The KEMA conference was enlightening. I went as a way to learn what our county emergency managers actually do, the challenges they face, and what they might need from us (Team Rubicon). In addition to all of that, I learned that this might be something I am interested in pursuing and a natural progression of my work in EMS. There is a local community college that offers an associate's degree, but I have a BS already so I'm thinking I may explore a Master's instead. We'll see. Whatever path that takes will have to come after paramedic school.

The trees are starting to change colors, even if the temps don't reflect that it's mid to late September. Today we're supposed to be in the 90s with a heat index of upward of 100. But the trees sense fall coming and are starting to show it. I'm not ready. I love fall but I hate wearing shoes and I don't like being cold. I'm already longing for spring. I'll get over my pity party in a bit.

That's about all I have. October is going to be crazy busy - between swim meets starting again, CERT class, school, ride-alongs, TR stuff, and family life, the month is nuts.

But I wouldn't have it any other way.


Veterans Community Project

One of the things that Team Rubicon does in its down-time (yes, there is such a thing) is get involved with community service projects, particularly (though not limited to) projects that positively impact the veteran community. Doing so helps us maintain the skills necessary to be effective in a true disaster response operation as well as allowing us to engage our membership and keep them connected to our community.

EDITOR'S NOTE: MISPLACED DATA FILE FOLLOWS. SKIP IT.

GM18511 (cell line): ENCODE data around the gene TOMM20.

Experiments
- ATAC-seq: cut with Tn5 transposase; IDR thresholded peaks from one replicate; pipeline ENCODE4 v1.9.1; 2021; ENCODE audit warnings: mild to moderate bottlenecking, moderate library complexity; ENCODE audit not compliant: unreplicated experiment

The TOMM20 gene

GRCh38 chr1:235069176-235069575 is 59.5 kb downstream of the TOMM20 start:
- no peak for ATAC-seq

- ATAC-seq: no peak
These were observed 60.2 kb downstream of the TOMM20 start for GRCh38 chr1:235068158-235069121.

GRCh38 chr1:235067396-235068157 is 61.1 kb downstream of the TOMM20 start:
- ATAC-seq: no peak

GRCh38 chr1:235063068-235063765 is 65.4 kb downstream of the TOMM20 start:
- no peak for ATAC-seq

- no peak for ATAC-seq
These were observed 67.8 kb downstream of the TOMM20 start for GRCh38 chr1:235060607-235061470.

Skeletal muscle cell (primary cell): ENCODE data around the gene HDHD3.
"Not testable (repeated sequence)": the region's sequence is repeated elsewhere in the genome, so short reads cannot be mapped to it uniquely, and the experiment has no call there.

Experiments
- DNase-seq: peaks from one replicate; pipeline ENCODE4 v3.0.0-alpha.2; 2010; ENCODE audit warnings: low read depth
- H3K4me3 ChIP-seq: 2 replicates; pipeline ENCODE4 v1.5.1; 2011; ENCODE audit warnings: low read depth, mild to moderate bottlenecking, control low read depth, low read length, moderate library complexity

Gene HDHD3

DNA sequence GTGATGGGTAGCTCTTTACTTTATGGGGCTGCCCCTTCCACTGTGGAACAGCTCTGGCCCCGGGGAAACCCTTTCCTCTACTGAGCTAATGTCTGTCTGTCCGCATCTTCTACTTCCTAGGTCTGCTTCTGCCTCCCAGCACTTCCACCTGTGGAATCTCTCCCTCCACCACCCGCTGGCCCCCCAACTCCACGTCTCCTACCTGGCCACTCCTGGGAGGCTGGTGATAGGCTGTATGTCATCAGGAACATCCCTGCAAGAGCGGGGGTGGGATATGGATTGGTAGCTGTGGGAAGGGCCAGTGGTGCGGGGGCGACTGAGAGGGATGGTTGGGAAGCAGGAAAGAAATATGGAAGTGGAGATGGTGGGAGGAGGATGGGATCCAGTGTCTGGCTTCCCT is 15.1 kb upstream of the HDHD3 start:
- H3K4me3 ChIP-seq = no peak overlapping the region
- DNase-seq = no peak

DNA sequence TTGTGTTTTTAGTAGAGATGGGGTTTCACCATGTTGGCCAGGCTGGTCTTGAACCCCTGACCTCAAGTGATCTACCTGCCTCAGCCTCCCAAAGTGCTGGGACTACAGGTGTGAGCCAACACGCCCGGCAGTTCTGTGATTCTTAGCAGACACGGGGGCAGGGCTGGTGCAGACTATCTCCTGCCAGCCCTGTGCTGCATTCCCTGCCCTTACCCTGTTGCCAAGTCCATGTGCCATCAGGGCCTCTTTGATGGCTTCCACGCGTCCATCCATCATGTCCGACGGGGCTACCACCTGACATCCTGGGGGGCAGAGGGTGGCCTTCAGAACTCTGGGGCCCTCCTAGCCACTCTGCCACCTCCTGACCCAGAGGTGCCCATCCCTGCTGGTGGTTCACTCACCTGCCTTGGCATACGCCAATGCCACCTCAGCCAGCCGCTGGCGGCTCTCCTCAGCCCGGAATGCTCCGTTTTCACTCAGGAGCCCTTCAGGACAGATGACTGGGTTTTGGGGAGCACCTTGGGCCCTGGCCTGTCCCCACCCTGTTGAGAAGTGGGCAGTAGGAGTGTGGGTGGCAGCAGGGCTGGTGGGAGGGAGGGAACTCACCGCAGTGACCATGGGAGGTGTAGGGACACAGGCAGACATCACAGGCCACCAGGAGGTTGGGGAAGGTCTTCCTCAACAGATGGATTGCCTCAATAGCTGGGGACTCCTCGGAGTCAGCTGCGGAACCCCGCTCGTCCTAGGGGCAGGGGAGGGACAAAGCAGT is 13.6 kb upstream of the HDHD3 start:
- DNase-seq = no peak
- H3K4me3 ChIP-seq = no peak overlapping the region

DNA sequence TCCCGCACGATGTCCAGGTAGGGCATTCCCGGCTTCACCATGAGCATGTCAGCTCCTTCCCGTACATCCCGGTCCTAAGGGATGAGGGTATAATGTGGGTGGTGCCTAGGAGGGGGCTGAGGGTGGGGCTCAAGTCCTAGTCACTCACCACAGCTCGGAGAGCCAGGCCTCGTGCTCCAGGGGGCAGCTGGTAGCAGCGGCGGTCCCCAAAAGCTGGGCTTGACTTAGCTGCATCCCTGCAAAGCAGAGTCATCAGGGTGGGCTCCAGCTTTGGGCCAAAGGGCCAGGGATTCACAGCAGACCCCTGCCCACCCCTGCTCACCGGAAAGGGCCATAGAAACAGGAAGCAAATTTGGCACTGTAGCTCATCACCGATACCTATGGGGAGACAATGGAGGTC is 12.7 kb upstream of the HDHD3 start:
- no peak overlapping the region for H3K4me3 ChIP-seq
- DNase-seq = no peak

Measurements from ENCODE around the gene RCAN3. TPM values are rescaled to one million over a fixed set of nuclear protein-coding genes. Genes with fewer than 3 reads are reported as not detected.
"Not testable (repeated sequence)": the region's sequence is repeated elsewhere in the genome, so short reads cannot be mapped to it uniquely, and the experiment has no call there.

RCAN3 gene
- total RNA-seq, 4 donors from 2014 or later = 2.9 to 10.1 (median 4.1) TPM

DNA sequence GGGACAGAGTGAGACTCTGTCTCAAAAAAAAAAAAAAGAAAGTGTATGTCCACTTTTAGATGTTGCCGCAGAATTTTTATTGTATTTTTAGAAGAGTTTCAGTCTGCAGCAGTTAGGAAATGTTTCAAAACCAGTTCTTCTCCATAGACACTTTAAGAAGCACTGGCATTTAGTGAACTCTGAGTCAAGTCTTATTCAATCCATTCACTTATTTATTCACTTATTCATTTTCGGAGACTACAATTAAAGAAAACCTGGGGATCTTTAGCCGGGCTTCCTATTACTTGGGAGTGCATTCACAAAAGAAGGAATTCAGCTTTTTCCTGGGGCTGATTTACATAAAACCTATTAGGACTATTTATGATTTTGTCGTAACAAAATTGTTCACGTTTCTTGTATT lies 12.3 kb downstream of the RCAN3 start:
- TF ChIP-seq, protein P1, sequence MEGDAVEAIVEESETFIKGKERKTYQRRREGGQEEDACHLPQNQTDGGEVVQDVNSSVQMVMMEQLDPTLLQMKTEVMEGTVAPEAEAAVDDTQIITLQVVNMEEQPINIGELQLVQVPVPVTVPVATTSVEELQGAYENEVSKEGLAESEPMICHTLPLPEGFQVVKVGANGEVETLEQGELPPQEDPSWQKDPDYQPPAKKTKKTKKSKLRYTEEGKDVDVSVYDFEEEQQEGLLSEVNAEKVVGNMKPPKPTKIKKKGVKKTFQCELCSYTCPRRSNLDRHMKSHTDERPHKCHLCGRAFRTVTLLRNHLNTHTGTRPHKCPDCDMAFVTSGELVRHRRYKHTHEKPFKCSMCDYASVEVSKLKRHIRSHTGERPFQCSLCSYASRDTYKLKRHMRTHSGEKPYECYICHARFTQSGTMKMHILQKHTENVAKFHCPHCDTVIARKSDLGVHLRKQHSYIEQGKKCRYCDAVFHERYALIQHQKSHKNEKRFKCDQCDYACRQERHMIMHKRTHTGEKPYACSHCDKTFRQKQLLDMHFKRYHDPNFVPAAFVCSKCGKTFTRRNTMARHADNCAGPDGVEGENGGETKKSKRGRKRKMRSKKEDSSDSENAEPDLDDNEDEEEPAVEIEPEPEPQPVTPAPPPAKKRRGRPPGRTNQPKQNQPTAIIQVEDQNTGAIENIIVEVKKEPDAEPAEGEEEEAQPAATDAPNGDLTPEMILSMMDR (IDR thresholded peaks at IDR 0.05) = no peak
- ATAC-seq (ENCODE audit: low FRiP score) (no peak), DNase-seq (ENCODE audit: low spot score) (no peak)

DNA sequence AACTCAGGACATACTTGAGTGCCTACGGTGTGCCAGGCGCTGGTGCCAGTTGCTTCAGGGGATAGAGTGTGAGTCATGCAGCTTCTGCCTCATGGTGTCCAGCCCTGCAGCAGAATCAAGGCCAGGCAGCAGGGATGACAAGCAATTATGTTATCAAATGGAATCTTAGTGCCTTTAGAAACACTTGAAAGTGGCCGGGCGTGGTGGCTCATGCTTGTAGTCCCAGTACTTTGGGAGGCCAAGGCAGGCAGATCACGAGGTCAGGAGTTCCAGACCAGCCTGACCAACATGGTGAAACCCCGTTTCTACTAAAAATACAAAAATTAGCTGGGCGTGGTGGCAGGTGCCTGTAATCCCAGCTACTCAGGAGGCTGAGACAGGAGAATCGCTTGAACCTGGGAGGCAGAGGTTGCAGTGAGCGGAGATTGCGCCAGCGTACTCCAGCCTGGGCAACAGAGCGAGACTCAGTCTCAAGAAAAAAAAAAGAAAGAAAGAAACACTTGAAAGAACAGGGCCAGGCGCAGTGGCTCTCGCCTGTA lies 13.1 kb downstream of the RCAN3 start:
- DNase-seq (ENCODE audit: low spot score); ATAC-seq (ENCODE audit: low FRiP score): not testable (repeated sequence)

This past weekend, I had the privilege of heading east to Kansas City with TR to help clear some land for the Veterans Community Project. The VCP is an organization whose mission it is to house homeless veterans in transitional housing in the KC metro area. They acquired a large piece of land that was overgrown and this weekend's task was to begin clearing the land in order to build 'tiny homes' on the site. In addition to the homes, the site will have counseling, mentoring, case management, and other social support to help homeless veterans transition back in to society. It's an amazing concept and the people behind the project are just as amazing.

Early in the AM, before the saw crews arrived.
Look at all of the overgrowth up along that northern property line.